This class is for spinners who are able to make a continuous thread with a suspended spindle (also known as a drop spindle) and want to learn more. In this 4- hour class, participants will learn some techniques to make their spindling experiences much more satisfying by learning all the basics such as making a leader, drafting and winding on. We will also explore drafting techniques such as spinning from the fold, worsted and woollen and strategies for spinning difficult or challenging fibre. An assortment of ways to ply yarns (along with Navajo Plying) with a spindle and the importance of setting your yarn and how to do it will round out our day.

Material fee: $15 payable to instructor plus an additional $45 if you wish to purchase a Houndesign spindle for your class.

Skill level: must be able to make a continuous thread when spinning with a drop spindle

Equipment needed: suspended spindle, top whorl preferred. Bring a variety if you have them. If you are planning to purchase from me please indicate on your registration form.

Empty shoebox – to be used as a Lazy Kate and to hold your materials.

Workshops at Fibreswest 2015 – Spindling I

Registration for Fibreswest 2015 is now open. Check out the classes. In the following three posts, I will be highlighting some of the classes that I will be teaching there this year. Hope to see you there.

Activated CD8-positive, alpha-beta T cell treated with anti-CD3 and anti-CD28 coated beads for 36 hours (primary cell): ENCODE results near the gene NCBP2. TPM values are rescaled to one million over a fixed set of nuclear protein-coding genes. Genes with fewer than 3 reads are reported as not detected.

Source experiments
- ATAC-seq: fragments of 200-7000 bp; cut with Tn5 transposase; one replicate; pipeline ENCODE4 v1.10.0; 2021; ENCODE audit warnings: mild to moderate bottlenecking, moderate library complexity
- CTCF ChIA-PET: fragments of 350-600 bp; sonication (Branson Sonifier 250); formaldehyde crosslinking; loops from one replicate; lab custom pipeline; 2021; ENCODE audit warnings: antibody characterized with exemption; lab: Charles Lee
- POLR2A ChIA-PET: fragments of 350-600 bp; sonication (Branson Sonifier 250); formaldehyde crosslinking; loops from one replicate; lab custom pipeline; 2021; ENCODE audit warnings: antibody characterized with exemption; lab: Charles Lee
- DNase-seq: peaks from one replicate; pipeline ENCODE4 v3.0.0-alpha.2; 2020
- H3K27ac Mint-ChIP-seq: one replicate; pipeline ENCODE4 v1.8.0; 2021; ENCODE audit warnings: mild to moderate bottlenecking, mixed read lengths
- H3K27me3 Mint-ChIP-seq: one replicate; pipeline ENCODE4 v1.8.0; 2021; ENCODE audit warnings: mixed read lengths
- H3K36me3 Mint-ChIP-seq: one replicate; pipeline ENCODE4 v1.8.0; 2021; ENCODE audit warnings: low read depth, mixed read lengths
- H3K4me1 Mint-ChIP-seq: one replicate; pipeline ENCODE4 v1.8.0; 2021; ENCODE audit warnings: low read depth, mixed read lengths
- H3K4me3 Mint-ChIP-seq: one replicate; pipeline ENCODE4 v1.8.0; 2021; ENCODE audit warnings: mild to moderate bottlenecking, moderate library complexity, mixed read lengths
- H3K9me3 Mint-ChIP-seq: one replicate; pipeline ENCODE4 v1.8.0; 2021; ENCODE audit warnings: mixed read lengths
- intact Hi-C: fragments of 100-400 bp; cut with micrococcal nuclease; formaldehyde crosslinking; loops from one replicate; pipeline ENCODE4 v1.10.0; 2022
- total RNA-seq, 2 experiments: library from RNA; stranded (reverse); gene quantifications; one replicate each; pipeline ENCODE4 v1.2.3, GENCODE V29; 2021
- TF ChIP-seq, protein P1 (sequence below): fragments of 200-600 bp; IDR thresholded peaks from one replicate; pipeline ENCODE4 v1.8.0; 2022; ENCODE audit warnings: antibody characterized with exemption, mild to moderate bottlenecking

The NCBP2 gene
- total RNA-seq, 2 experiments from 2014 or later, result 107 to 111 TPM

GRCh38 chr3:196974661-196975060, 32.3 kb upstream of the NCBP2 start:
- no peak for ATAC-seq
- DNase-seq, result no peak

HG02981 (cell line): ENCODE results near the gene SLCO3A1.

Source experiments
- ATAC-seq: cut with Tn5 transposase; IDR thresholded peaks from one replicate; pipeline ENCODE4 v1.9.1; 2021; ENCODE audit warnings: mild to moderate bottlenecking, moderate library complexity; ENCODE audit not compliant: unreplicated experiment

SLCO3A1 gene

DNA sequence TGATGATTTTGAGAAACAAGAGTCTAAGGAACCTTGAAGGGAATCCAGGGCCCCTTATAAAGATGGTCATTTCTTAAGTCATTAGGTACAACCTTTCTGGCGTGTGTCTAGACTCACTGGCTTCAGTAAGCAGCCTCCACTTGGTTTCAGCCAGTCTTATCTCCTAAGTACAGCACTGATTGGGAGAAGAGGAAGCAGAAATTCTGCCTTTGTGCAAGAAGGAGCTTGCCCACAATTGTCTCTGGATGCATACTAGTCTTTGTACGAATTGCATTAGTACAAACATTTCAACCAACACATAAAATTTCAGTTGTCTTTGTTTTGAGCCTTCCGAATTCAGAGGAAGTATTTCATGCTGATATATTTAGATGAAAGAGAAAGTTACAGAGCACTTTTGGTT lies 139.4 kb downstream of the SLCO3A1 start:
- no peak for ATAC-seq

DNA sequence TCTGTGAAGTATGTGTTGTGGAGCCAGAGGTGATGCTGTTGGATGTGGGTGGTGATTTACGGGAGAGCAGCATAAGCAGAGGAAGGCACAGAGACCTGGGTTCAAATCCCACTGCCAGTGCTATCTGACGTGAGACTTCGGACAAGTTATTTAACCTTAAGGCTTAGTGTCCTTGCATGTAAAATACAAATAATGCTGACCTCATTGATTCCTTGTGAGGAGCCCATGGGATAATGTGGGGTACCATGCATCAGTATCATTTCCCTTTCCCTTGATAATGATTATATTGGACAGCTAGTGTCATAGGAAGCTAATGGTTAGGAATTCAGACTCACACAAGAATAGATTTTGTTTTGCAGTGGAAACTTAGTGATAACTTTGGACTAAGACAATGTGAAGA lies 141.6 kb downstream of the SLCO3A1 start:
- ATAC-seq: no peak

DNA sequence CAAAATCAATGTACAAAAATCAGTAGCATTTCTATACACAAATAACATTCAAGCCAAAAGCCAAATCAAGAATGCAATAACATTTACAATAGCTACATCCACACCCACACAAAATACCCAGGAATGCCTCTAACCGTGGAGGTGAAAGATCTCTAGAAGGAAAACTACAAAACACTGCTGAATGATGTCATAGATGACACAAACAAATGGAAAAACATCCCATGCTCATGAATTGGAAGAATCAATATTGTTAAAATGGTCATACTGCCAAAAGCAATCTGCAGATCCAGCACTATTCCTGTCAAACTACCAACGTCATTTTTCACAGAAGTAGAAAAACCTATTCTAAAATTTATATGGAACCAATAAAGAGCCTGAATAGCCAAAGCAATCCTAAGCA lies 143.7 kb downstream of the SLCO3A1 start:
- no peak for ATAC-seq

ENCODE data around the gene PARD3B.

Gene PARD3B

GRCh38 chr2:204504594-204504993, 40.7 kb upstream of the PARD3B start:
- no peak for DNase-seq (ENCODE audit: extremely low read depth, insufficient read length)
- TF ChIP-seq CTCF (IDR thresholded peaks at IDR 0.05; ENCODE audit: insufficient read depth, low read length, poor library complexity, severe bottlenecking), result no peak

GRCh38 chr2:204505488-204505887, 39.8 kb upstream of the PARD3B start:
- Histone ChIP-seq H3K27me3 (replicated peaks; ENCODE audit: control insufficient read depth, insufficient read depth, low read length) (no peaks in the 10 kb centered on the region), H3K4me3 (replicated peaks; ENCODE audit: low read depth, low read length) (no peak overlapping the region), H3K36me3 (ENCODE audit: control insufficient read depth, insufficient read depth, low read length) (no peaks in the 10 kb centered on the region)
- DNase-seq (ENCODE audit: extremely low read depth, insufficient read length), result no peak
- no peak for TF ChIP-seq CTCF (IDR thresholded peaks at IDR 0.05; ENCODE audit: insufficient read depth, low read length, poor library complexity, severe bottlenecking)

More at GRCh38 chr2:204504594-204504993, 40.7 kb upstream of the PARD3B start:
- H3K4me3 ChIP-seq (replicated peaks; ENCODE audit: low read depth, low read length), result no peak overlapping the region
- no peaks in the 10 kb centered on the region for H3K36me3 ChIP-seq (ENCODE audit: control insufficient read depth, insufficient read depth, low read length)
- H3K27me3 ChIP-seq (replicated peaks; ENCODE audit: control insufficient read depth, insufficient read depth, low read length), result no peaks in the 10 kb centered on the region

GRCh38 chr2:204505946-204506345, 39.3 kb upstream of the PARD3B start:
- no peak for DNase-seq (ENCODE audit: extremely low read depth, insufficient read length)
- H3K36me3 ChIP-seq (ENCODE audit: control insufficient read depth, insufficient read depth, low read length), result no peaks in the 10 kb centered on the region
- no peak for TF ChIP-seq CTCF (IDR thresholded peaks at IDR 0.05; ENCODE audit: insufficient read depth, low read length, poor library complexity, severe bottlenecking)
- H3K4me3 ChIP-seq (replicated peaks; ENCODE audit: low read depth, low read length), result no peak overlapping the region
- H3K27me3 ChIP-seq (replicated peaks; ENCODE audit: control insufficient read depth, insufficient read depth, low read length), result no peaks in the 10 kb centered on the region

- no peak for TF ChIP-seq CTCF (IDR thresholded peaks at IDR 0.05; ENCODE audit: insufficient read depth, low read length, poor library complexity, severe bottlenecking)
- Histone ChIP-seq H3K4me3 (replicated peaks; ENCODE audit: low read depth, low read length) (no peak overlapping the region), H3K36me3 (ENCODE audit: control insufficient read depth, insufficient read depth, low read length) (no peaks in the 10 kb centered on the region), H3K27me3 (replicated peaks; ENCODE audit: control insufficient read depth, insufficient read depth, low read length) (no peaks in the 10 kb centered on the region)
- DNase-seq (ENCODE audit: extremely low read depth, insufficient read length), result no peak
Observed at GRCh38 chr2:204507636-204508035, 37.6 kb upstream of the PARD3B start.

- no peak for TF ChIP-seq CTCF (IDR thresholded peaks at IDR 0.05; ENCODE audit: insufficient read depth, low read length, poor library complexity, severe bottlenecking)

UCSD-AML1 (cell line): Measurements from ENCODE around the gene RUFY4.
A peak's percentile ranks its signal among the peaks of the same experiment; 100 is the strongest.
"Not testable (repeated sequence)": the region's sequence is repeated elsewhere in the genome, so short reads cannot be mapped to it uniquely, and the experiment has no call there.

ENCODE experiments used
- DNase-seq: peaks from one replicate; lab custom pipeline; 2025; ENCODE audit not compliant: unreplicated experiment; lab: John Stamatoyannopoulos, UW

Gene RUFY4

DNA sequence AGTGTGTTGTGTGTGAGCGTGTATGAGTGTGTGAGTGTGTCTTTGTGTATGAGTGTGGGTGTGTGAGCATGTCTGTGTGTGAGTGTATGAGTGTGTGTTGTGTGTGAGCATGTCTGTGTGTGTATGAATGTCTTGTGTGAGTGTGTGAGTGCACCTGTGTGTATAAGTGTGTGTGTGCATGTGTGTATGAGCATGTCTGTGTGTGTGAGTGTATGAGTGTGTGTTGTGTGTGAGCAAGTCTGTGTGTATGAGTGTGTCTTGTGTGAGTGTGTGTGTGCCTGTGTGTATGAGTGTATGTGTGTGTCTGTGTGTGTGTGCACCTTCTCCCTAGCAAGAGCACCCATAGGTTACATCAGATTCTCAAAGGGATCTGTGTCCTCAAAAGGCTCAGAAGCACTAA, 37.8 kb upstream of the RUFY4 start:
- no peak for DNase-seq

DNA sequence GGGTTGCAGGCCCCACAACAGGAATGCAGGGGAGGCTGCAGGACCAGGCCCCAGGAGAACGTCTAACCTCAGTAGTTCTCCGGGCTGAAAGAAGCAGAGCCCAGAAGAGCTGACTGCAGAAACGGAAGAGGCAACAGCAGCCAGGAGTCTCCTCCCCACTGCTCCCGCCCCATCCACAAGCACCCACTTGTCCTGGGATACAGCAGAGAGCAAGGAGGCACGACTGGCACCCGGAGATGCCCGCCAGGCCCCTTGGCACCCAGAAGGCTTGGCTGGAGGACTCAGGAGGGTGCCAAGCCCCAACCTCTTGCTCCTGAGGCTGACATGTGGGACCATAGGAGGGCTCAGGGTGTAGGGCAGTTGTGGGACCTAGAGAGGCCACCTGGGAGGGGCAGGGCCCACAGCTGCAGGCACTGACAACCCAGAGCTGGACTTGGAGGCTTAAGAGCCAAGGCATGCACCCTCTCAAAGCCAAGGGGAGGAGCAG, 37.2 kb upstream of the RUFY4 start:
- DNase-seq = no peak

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Introduction to Spinning with Drop Spindles, Diana Twiss. Half Day, Sat.Mar.14/15, 8:30-12:30. $65 #104

In this 4-hour workshop, participants will be introduced to the basic spinning techniques for suspended spinning. These techniques will enable participants to further explore making a variety of yarns with these noble tools. This class is for absolute beginning spinners, or for those who know how to spin with a wheel, but not a spindle.

In this introduction to the spindles as a tool for making yarn, participants will learn about the properties of wool as a protein fibre for yarn. They will also learn drafting techniques, and how to spin, ply and set yarn.

Topics covered include: varieties of spindles – how to choose one and how they work, choosing fibre – the properties of wool and working with wool,  spinning on a spindle – park and draft technique, drafting, worsted and from the fold, winding on, making a cop and dealing with a full spindle. Plying your singles and finishing your yarn will also be covered.

Material fee: $15 payable to instructor plus an additional $45 if you wish to purchase a Houndesign spindle for your class

Skills needed: none

Equipment needed: suspended spindle, top whorl preferred. Bring a variety if you have them. If don’t have one want or wish to add to your collections, spindles will be sold at the workshop for $45 each. If you are planning to purchase from me, please indicate on your registration form.

Empty shoebox – to be sued as a Lazy Kate and to hold our materials.

FibresWest 2014 and spindle spinning classes

FibresWest 2014 is coming up on Friday, March 21 and Saturday, March 22 in at the Cloverdale Fair Grounds in Surrey, BC. The event runs from 9:30 am to 6 pm on both days. Admission is $8, seniors and students get in for $6. And kids under 13 are free.